From the Editor: Good Choices

Allison for WEB

My favorite burger place near my home redid its kitchen some time ago, and I called the chef to ask a few questions and find out if we might do a story on the renovation. He had purchased plenty of new equipment, but none of it was rated by Energy Star. It was too expensive, he said. He also didn’t shift the back-of-house design in any way. It wasn’t a story for FER, but I imagine it’s a story that’s all too common.

Equipment purchases are primarily driven by price, often without prior knowledge of potential energy use, says a report completed earlier this year by Frontier Energy called “Demonstration of High-Efficiency Commercial Cooking Equipment and Kitchen Ventilation Systems.” You can learn more about the report in “Bright Future” by Contributing Editor Kate Bernot on Page 87.

As for new restaurants, the report says, cooking equipment marks one of the last elements specified and so, the budget often takes a hit because of common construction cost issues. Operators end up buying inefficient equipment because of the reduced budget, it says.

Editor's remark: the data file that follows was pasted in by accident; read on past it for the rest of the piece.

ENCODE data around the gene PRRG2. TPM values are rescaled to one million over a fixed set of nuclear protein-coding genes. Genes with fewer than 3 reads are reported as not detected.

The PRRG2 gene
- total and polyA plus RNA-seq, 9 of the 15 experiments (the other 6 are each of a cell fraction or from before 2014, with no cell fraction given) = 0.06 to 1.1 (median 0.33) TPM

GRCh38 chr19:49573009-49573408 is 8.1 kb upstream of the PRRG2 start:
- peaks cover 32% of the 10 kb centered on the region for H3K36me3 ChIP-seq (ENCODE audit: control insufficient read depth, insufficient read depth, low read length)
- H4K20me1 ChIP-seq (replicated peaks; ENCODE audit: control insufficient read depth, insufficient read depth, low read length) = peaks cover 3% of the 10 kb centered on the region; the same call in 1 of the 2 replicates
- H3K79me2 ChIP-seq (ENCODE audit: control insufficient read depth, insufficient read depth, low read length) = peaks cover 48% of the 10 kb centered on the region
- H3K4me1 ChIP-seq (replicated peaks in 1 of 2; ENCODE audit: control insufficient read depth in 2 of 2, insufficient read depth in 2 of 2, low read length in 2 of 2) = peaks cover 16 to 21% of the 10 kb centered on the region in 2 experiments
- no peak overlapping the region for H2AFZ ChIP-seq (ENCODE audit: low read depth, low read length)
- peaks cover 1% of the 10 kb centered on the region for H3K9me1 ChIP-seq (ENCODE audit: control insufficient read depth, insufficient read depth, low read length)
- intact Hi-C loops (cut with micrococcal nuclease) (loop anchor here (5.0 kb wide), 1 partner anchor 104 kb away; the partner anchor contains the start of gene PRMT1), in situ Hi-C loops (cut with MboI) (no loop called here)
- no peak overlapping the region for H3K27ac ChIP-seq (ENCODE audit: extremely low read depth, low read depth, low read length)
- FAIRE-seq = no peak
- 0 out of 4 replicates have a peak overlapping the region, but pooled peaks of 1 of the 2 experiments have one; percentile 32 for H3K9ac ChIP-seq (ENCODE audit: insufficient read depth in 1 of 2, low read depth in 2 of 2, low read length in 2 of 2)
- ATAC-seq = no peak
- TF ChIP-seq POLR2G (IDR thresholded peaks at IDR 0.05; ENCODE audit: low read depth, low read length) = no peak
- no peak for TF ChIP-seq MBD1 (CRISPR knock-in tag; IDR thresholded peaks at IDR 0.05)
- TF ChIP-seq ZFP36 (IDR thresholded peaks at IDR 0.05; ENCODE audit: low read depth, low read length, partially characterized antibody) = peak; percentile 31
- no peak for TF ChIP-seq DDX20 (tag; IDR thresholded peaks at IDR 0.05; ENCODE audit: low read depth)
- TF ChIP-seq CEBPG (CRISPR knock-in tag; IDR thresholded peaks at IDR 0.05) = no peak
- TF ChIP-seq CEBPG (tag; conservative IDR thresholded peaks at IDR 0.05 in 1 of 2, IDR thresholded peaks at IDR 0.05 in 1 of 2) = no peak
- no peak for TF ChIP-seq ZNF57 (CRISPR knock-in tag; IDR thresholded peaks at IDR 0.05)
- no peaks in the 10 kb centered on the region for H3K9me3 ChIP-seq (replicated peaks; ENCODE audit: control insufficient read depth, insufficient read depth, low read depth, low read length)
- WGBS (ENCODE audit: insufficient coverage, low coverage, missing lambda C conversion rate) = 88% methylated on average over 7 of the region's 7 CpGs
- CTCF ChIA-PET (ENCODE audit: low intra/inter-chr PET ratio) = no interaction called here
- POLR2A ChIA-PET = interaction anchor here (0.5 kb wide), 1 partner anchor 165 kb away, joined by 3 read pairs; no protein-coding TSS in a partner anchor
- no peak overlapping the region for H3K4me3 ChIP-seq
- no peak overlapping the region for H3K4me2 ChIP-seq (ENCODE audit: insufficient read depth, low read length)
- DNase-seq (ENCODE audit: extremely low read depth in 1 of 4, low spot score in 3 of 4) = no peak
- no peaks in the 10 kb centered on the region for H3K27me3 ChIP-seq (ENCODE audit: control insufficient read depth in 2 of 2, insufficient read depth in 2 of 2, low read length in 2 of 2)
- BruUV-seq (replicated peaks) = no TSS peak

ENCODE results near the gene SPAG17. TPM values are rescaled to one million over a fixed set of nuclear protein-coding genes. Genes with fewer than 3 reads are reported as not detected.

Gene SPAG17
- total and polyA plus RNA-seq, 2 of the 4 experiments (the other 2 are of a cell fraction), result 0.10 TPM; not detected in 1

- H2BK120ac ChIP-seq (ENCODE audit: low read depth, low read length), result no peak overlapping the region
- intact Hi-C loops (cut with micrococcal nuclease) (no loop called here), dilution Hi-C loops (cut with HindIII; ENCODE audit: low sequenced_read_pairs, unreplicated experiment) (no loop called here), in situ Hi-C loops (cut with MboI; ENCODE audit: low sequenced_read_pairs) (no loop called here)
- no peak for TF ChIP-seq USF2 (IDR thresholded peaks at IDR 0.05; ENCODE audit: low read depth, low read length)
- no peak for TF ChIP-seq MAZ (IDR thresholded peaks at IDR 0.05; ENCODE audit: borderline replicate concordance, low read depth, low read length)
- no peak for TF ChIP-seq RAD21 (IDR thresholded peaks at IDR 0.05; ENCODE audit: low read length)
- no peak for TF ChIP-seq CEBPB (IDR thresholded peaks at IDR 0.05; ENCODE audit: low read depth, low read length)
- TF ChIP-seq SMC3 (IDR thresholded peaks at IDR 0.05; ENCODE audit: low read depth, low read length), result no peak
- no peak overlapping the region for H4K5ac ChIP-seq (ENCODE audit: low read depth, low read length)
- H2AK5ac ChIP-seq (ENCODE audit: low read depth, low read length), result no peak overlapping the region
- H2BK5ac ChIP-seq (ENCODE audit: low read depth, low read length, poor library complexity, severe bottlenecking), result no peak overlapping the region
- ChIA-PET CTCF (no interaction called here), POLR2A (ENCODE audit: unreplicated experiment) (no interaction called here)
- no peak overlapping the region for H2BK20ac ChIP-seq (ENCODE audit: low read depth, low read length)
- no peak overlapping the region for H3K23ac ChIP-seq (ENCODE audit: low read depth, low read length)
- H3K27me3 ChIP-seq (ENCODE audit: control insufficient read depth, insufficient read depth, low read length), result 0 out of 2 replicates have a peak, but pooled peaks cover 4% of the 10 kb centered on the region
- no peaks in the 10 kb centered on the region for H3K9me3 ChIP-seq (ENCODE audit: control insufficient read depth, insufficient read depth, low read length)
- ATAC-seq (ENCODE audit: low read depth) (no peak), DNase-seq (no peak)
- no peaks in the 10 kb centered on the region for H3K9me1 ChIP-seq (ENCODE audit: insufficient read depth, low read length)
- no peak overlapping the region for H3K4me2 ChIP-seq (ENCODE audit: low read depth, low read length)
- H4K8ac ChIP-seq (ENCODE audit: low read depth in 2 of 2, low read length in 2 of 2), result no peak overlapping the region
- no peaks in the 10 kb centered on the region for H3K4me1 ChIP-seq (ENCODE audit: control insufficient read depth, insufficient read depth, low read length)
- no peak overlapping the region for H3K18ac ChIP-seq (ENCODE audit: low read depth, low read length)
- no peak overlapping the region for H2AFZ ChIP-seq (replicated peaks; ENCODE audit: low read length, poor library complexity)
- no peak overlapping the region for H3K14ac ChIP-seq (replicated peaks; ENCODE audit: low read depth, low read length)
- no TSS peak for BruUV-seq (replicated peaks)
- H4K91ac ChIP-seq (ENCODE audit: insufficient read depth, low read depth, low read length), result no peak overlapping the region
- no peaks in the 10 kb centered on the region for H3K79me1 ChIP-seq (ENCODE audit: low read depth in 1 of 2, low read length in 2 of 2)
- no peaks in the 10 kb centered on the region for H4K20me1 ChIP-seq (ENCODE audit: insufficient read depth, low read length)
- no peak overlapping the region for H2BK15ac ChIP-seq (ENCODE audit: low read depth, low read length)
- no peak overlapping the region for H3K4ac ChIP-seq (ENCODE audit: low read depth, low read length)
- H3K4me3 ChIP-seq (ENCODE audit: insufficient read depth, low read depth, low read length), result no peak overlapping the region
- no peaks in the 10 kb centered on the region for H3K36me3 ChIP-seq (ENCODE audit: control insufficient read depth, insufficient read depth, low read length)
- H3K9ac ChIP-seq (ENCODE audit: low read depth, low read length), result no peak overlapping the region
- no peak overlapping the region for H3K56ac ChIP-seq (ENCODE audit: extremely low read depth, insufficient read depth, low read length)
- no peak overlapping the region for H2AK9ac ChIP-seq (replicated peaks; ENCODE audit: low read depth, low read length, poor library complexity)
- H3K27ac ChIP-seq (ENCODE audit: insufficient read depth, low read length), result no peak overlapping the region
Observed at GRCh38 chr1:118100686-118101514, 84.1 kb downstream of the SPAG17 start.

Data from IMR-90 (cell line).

Frontier Energy’s report helps make the case for energy-efficient equipment in that it doesn’t just say—but actually shows—the energy savings by replacing baseline equipment with more efficient equipment at different test sites. In one example, a grocery store reduced its gas consumption by 68% by switching out its rotisserie oven for a combi oven. On the other end, the report says, a restaurant reduced its gas consumption by 19%, even though it upgraded its cooking capacity with a larger broiler and griddle.

Along with the energy savings, one part of the report that stood out to me, that Kate also notes in her story, was the crucial role that employees play in the big picture. While it’s still in pilot stage, the report says, a restaurant-ready energy information system that displays the operating status of equipment could help “to build awareness of energy use among restaurant staff and impact operating behavior.”

Looking back, I can sympathize with my beloved burger place. After all, when I had to unexpectedly buy a new furnace for my home, I opted for the cheaper baseline model, not the pricier one with the variable speed motor. But next time, I like to think I’ll make a different choice.




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